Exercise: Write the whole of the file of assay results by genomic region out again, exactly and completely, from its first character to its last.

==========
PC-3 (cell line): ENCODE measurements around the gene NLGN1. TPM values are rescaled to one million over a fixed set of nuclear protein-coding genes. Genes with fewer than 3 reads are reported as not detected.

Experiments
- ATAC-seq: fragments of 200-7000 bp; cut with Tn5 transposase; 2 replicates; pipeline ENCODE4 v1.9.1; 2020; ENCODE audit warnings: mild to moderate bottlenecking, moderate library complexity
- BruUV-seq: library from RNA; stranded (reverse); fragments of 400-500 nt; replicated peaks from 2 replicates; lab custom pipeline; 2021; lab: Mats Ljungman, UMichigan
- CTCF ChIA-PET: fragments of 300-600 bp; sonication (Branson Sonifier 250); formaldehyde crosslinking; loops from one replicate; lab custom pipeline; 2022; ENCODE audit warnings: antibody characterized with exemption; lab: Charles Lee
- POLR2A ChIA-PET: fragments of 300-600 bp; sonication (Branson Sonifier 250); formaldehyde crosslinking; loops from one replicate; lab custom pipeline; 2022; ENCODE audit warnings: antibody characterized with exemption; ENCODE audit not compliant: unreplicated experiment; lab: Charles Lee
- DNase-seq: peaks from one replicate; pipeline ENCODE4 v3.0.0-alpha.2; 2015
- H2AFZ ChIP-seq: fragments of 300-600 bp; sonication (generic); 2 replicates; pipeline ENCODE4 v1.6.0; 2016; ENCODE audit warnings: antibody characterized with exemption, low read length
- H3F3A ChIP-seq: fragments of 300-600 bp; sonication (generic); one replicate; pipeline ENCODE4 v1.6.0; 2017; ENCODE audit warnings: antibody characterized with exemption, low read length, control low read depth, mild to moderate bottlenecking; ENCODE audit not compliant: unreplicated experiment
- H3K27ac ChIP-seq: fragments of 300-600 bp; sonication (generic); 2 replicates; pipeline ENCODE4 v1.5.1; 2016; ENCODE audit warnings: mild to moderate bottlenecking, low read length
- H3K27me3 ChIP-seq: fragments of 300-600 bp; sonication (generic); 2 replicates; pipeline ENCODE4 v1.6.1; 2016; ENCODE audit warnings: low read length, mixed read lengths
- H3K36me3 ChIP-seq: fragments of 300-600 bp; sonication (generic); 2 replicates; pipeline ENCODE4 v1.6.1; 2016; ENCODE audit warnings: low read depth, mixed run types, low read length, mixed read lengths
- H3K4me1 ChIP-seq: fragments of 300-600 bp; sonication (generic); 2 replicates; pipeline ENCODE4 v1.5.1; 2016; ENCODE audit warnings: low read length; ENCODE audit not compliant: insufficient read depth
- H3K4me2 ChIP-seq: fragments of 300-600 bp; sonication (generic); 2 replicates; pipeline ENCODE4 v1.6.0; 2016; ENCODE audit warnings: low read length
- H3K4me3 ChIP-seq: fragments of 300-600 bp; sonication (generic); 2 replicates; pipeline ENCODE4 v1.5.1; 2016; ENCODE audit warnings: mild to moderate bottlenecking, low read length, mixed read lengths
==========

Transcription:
PC-3 (cell line): ENCODE measurements around the gene NLGN1. TPM values are rescaled to one million over a fixed set of nuclear protein-coding genes. Genes with fewer than 3 reads are reported as not detected.

Experiments
- ATAC-seq: fragments of 200-7000 bp; cut with Tn5 transposase; 2 replicates; pipeline ENCODE4 v1.9.1; 2020; ENCODE audit warnings: mild to moderate bottlenecking, moderate library complexity
- BruUV-seq: library from RNA; stranded (reverse); fragments of 400-500 nt; replicated peaks from 2 replicates; lab custom pipeline; 2021; lab: Mats Ljungman, UMichigan
- CTCF ChIA-PET: fragments of 300-600 bp; sonication (Branson Sonifier 250); formaldehyde crosslinking; loops from one replicate; lab custom pipeline; 2022; ENCODE audit warnings: antibody characterized with exemption; lab: Charles Lee
- POLR2A ChIA-PET: fragments of 300-600 bp; sonication (Branson Sonifier 250); formaldehyde crosslinking; loops from one replicate; lab custom pipeline; 2022; ENCODE audit warnings: antibody characterized with exemption; ENCODE audit not compliant: unreplicated experiment; lab: Charles Lee
- DNase-seq: peaks from one replicate; pipeline ENCODE4 v3.0.0-alpha.2; 2015
- H2AFZ ChIP-seq: fragments of 300-600 bp; sonication (generic); 2 replicates; pipeline ENCODE4 v1.6.0; 2016; ENCODE audit warnings: antibody characterized with exemption, low read length
- H3F3A ChIP-seq: fragments of 300-600 bp; sonication (generic); one replicate; pipeline ENCODE4 v1.6.0; 2017; ENCODE audit warnings: antibody characterized with exemption, low read length, control low read depth, mild to moderate bottlenecking; ENCODE audit not compliant: unreplicated experiment
- H3K27ac ChIP-seq: fragments of 300-600 bp; sonication (generic); 2 replicates; pipeline ENCODE4 v1.5.1; 2016; ENCODE audit warnings: mild to moderate bottlenecking, low read length
- H3K27me3 ChIP-seq: fragments of 300-600 bp; sonication (generic); 2 replicates; pipeline ENCODE4 v1.6.1; 2016; ENCODE audit warnings: low read length, mixed read lengths
- H3K36me3 ChIP-seq: fragments of 300-600 bp; sonication (generic); 2 replicates; pipeline ENCODE4 v1.6.1; 2016; ENCODE audit warnings: low read depth, mixed run types, low read length, mixed read lengths
- H3K4me1 ChIP-seq: fragments of 300-600 bp; sonication (generic); 2 replicates; pipeline ENCODE4 v1.5.1; 2016; ENCODE audit warnings: low read length; ENCODE audit not compliant: insufficient read depth
- H3K4me2 ChIP-seq: fragments of 300-600 bp; sonication (generic); 2 replicates; pipeline ENCODE4 v1.6.0; 2016; ENCODE audit warnings: low read length
- H3K4me3 ChIP-seq: fragments of 300-600 bp; sonication (generic); 2 replicates; pipeline ENCODE4 v1.5.1; 2016; ENCODE audit warnings: mild to moderate bottlenecking, low read length, mixed read lengths